Moscow The final outcome of last week's breathtaking hostage crisis here will be precisely the opposite of what the Chechen rebels who seized the crowded Moscow theater had hoped, political and military analysts here predicted Sunday.
Instead of ending a war in Chechnya that has entrapped more than half a million civilians, 80,000 Russian soldiers and a few thousand guerrillas for three bloody years, many analysts here predict the hostage-taking will prolong it.
To some who regarded Chechnya's war as primarily a rebellion against oppressive Russian rule, the theater raid demonstrated in graphic terms that the guerillas are willing to carry out large-scale terrorism. It also discredited one rebel commander who has been called a possible negotiating partner if the Russian government ever agreed to peace talks.
"What happened is the Chechen rebels showed themselves without masks," said Alexander Olson, who heads the Public Opinion Foundation, a polling group here. "It has become obvious to everyone that Chechen rebels and terrorists are the same thing."
In the light of the death of 117 innocents, the fact the Russian army is barely able to keep a lid on the militants in Chechnya despite two wars in less than a decade seems irrelevant to many people here. Alexei Malashenko, an expert on Chechnya with the Carnegie Endowment's Moscow Center, predicted the government's position on a conflict that has claimed at least 4,500 soldiers since 1999 will be "more uncompromising."
Both Kremlin supporters and critics predicted that Russian soldiers in Chechnya will be even more brutal in so-called cleansing operations. Those have left hundreds of civilians dead or missing.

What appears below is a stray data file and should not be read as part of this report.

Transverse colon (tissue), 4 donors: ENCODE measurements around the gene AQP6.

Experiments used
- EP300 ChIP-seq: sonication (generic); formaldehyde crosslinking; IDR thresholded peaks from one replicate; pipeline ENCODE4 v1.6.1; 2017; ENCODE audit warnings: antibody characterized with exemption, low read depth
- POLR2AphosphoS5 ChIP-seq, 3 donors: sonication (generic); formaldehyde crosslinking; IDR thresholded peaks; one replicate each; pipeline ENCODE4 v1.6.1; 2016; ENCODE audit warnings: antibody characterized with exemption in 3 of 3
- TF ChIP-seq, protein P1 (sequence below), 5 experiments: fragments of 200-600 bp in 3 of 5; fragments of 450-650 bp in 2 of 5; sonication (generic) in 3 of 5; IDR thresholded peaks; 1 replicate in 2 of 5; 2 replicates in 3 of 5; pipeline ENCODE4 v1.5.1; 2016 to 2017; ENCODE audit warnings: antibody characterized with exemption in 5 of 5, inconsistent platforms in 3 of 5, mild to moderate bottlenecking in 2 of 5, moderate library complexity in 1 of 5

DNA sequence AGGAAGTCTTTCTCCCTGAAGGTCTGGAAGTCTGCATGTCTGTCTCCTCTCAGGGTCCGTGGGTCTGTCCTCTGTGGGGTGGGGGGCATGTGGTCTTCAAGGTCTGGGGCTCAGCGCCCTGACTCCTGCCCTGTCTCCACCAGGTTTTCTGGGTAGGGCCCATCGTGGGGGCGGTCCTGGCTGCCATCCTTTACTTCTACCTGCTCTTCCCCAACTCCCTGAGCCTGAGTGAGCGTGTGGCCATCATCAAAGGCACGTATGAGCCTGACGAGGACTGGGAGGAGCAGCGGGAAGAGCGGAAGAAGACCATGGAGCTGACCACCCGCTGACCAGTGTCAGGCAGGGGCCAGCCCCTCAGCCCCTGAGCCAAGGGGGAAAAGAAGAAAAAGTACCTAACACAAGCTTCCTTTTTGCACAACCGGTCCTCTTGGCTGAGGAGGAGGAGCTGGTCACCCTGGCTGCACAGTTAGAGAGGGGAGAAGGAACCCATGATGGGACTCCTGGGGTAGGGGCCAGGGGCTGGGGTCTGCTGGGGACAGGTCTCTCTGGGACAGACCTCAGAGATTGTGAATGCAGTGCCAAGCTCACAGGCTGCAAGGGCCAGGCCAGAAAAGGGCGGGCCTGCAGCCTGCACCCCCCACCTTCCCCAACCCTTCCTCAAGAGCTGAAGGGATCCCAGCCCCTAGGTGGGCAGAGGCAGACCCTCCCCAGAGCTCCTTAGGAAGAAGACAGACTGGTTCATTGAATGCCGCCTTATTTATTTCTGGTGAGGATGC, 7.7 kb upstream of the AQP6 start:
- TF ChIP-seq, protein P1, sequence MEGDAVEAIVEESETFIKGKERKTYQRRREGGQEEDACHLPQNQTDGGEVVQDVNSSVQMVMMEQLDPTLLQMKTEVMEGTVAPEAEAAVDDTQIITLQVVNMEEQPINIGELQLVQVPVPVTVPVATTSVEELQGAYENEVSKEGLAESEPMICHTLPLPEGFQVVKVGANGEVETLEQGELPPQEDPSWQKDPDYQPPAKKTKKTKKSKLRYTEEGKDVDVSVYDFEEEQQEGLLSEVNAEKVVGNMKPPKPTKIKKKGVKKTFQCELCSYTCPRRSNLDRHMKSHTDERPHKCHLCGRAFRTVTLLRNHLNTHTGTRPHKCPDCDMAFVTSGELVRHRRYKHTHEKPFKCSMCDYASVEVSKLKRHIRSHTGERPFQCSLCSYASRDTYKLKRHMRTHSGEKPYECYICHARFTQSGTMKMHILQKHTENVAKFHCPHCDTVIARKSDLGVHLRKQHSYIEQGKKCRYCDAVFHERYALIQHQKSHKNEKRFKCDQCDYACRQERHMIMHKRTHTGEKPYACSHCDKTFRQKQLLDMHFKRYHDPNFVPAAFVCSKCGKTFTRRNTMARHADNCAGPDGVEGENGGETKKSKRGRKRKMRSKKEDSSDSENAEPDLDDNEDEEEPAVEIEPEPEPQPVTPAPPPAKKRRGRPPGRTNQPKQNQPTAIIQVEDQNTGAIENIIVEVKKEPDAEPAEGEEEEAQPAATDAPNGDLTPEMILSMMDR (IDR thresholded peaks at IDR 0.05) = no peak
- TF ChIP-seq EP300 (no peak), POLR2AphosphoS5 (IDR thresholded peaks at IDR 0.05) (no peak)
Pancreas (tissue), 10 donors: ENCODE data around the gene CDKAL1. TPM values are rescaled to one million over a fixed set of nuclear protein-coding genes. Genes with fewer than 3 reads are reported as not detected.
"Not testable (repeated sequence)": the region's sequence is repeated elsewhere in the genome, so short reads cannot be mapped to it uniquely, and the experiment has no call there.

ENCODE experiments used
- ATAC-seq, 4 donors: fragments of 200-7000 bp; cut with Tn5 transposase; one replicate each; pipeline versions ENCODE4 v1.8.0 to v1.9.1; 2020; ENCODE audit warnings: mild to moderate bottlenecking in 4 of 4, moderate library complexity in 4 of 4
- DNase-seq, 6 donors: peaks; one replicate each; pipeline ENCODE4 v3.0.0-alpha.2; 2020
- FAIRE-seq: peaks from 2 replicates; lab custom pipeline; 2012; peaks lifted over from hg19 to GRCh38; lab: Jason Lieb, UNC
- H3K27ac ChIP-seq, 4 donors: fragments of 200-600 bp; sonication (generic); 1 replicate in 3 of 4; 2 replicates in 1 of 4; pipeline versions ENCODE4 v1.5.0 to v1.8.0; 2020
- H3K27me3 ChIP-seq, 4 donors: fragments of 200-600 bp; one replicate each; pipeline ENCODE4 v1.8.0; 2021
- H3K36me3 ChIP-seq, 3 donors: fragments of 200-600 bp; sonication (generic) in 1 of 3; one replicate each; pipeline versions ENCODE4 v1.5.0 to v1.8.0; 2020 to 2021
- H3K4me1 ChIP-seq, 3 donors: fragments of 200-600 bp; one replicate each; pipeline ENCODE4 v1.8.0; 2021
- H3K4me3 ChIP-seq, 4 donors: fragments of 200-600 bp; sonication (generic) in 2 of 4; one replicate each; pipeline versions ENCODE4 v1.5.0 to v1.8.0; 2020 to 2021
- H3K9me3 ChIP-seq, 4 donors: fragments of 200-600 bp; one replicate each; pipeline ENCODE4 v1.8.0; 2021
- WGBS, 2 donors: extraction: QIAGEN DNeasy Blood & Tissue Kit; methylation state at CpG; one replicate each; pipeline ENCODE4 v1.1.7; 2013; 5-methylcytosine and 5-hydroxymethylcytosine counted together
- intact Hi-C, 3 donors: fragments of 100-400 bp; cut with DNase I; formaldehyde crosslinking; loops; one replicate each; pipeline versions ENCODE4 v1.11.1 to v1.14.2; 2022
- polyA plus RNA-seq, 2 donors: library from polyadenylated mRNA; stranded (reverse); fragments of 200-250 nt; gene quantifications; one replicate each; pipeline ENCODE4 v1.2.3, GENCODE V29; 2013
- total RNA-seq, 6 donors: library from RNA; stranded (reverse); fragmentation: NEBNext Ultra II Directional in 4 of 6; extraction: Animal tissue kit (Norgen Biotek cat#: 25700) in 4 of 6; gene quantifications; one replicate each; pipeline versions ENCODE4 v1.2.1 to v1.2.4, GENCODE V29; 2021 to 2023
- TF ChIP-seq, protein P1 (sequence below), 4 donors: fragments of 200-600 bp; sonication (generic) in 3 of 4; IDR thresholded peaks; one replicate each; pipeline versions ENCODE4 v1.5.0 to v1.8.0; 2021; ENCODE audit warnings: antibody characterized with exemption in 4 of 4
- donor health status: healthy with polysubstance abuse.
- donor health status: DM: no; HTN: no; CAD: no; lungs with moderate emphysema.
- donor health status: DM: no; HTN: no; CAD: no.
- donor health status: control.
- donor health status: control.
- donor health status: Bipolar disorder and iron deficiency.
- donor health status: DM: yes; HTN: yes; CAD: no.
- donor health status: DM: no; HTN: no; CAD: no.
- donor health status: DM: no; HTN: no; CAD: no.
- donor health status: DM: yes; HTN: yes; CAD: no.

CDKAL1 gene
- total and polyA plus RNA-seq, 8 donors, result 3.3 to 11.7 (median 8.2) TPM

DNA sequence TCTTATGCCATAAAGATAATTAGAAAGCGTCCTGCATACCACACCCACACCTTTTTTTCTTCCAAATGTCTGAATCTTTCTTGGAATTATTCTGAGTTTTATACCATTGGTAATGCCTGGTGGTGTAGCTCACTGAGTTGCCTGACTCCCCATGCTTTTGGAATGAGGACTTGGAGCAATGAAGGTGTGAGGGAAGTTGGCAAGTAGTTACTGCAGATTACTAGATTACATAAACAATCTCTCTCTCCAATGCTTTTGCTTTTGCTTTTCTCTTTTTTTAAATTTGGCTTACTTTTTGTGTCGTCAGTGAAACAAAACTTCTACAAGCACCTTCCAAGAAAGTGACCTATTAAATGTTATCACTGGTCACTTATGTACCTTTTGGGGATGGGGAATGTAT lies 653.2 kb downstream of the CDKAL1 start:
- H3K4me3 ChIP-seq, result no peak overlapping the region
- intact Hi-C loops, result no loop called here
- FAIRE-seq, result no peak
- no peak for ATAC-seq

"We need a political solution," said Alexander Dugin, a leader of Russia's Eurasia party and an adviser to the speaker of the Duma, the lower house of parliament. "But in the light of these terrorist acts, given the obvious challenge to Russia statehood, this topic ought to be adjourned for some time."
Kremlin supporters said the seizure of 750 hostages demonstrates the rebels are getting desperate and the operation in Moscow will damage them even further. Other analysts, however, contend the rebels have shown renewed strength over the past three months, with a spate of deadly attacks on Russian and pro-Russian troops.
The rebels' new ferocity appears to grow out of an alliance between two rebel commanders, Aslan Maskhadov and Shamil Basayev, who were rivals for most of the war. According to Russian media reports, the two met in July in Chechnya's forested mountains and agreed to team up.
Since then, the rebels have shot down a Russian military helicopter, killing 118 people, and infiltrated areas of Chechnya that were supposedly under Russian control.
Russia's liberals have long advocated talks with Maskhadov, the former Chechen president turned rebel commander who claims to represent the moderate, secular wing of the Chechen independence movement.
But while Maskhadov publicly condemned the theater takeover on his web site, Russian officials have alleged he was deeply implicated in it.